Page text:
What’s Next For NASA?

“As a former astronaut and the current NASA Administrator, I’m here to tell you that American leadership in space will continue for at least the next half-century because we have laid the foundation for success — and failure is not an option.”
Charles Bolden, NASA Administrator
National Press Club, July 1, 2011
› View Speech Video | › Speech Text (82 KB PDF)

The end of the space shuttle program does not mean the end of NASA, or even of NASA sending humans into space. NASA has a robust program of exploration, technology development and scientific research that will last for years to come. Here is what’s next for NASA:

Artist concept of SLS launchingArtist’s concept of the new Space Launch System rocket launching with the Orion Multi-Purpose Crew Vehicle. Credit: NASA
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The International Space Station is featured in this image taken after Endeavour's departureThe International Space Station in May 2011. Credit: NASA
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Image of a cockpit on an airplane.The Research Flight Deck is being used to develop safer and more efficient cockpit technologies. Credit: NASA
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Juno Mission to Jupiter (2010 Artist's Concept)The Juno mission will arrive at Jupiter in 2016. Credit: NASA
› View Full SizeExploration
NASA is designing and building the capabilities to send humans to explore the solar system, working toward a goal of landing humans on Mars. We will build the Multi-Purpose Crew Vehicle, based on the design for the Orion capsule, with a capacity to take four astronauts on 21-day missions.

NASA is also moving forward with the development of the Space Launch System— an advanced heavy-lift launch vehicle that will provide an entirely new national capability for human exploration beyond Earth’s orbit. The SLS rocket will use a liquid hydrogen and liquid oxygen propulsion system, which will include shuttle enginesfor the core stage and the J-2X engine for the upper stage.

We are developing the technologies we will need for human exploration of the solar system, including solar electric propulsion, refueling depots in orbit, radiation protection and high-reliability life support systems.

International Space Station
The International Space Station is the centerpiece of our human spaceflight activities in low Earth orbit. The ISS is fully staffed with a crew of six, and American astronauts will continue to live and work there in space 24 hours a day, 365 days a year. Part of the U.S. portion of the station has been designated as a national laboratory, and NASA is committed to using this unique resource for scientific research.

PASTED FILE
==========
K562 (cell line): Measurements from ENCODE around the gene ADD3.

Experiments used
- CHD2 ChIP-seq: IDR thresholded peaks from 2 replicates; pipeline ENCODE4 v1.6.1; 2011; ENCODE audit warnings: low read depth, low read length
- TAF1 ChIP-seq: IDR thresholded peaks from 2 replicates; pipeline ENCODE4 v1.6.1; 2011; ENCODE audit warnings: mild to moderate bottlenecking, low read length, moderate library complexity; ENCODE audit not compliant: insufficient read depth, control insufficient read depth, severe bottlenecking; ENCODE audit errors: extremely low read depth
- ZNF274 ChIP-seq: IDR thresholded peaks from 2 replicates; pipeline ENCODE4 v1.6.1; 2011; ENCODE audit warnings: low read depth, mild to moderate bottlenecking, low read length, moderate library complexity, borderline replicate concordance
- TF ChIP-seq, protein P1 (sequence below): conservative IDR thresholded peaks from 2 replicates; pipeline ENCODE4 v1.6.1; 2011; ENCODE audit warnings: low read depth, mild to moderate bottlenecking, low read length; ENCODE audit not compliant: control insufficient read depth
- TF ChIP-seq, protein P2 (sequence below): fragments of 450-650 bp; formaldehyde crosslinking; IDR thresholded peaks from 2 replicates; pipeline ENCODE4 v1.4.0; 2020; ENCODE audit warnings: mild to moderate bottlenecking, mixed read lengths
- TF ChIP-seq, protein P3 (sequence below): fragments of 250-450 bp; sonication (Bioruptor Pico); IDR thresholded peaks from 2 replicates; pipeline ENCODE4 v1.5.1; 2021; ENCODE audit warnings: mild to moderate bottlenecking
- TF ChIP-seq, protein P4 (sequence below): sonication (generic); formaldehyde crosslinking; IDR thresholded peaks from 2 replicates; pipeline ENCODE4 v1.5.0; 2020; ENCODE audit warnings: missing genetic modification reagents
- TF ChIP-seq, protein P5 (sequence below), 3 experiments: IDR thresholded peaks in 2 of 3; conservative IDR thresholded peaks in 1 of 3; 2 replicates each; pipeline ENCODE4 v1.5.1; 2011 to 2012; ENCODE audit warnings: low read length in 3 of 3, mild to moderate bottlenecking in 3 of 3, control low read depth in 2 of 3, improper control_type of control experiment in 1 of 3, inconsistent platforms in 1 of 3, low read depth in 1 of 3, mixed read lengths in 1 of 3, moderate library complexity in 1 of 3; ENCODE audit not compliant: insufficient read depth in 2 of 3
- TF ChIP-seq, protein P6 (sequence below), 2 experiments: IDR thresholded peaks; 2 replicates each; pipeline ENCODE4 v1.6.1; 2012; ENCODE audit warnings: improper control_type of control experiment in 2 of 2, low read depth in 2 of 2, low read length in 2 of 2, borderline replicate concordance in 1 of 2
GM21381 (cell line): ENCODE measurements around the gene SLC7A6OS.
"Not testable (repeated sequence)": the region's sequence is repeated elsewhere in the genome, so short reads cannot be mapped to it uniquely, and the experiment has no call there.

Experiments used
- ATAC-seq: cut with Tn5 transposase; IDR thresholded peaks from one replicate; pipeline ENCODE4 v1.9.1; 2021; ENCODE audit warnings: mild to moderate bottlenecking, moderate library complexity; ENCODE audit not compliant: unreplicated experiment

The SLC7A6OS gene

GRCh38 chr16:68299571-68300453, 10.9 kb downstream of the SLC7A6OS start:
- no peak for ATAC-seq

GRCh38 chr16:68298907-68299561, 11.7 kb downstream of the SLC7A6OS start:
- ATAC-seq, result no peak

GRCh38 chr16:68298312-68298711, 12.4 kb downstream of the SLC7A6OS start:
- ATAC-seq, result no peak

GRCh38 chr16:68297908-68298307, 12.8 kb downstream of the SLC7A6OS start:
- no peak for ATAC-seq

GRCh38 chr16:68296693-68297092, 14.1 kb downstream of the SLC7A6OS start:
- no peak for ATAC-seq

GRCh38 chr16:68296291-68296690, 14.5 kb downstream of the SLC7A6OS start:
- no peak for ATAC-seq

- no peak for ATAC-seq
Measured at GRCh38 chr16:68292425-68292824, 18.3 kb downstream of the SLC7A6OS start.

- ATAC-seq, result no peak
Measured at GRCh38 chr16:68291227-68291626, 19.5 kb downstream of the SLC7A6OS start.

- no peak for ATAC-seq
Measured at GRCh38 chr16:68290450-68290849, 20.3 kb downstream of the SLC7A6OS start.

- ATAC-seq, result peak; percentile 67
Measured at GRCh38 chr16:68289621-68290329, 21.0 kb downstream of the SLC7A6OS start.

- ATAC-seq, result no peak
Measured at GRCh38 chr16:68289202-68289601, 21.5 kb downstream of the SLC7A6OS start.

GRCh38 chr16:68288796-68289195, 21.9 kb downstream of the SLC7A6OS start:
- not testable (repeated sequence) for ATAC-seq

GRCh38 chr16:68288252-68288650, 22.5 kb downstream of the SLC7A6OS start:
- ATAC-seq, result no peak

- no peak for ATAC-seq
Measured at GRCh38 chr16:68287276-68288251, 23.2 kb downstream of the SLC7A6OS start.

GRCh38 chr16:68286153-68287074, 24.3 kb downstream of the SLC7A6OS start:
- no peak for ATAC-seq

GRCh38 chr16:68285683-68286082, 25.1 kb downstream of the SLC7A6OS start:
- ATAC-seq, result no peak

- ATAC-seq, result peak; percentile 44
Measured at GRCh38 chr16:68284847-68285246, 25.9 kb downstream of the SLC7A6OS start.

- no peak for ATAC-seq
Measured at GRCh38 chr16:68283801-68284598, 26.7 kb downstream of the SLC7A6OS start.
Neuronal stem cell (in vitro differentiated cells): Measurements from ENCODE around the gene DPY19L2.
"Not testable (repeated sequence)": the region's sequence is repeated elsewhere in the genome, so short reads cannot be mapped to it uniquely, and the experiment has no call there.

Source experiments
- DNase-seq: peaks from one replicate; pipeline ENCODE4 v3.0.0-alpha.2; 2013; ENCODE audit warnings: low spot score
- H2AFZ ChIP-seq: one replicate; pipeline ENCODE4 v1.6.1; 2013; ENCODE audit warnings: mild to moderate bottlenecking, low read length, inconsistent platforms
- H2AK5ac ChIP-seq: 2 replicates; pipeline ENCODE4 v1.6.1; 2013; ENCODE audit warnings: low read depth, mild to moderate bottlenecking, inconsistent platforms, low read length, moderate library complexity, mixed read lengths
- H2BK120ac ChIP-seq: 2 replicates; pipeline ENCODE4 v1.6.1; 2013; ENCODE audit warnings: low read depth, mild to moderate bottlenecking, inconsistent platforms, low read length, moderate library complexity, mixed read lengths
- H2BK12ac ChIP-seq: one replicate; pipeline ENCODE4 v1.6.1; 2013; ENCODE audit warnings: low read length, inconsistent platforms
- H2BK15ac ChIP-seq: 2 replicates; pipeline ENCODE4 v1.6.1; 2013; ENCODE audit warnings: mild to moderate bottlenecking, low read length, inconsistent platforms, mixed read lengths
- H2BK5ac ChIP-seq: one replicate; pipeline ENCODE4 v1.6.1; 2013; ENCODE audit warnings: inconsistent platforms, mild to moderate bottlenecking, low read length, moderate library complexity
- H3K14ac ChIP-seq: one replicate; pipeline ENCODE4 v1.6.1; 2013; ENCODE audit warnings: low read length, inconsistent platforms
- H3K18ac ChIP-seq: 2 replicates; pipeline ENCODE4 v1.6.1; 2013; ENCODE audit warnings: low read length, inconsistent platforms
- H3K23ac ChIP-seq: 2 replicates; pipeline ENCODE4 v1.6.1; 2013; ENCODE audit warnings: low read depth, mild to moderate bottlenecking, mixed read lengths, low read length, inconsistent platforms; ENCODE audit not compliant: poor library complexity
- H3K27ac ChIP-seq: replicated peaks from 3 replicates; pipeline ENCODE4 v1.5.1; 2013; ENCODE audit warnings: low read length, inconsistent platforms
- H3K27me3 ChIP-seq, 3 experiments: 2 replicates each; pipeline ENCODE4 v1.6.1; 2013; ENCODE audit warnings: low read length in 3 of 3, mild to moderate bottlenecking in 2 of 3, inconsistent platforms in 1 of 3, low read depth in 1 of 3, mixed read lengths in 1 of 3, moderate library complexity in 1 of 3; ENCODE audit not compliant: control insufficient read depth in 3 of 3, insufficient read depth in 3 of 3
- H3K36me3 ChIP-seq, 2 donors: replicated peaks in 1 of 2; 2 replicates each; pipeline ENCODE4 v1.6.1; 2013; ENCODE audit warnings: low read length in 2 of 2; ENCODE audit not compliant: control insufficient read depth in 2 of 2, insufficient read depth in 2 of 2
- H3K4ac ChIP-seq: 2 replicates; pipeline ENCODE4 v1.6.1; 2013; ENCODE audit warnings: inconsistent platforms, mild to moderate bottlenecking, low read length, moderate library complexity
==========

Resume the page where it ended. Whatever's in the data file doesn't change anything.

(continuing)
The ISS is a test bed for exploration technologies such as autonomous refueling of spacecraft, advanced life support systems and human/robotic interfacesCommercial companies are well on their way to providing cargo and crew flights to the ISS, allowing NASA to focus its attention on the next steps into our solar system.

NASA is researching ways to design and build aircraft that are safer, more fuel-efficient, quieter, and environmentally responsible. We are also working to create traffic management systems that are safer, more efficient and more flexible. We are developing technologies that improve routing during flights and enable aircraft to climb to and descend from their cruising altitude without interruption.

We believe it is possible to build an aircraft that uses less fuel, gives off fewer emissions, and is quieter, and we are working on the technologies to create that aircraft. NASA is also part of the government team that is working to develop the Next Generation Air Transportation System, or NextGen, to be in place by the year 2025. We will continue to validate new, complex aircraft and air traffic control systems to ensure that they meet extremely high safety levels.

NASA is conducting an unprecedented array of missions that will seek new knowledge and understanding of Earth, the solar system and the universe. NASA has observatories in Earth orbit and deep space, spacecraft visiting the moon and other planetary bodies, and robotic landers, rovers, and sample return missions. NASA’s science vision encompasses questions as practical as hurricane formation, as enticing as the prospect of lunar resources, and as profound as the origin of the Universe.

Learn more about:

  • The Dawn spacecraft’s visit to the large asteroid Vesta to help us understand the earliest chapter of our solar system’s history.
  • Juno’s mission to Jupiter, arriving in July 2016 to investigate the gas giant’s origins, structure, and atmosphere.
  • The GRAIL mission to study the moon’s gravity field and determine the structure of the lunar interior.
  • The National Polar-orbiting Operational Environmental Satellite System Preparatory Project, a critical first step in building a next-generation Earth-monitoring satellite system.
  • The Mars Science Laboratory named Curiosity, looking for evidence of microbial life on the red planet.
  • The Nuclear Spectroscopic Telescope Array’s search for black holes, mapping of supernova explosions, and study of the most extreme active galaxies.

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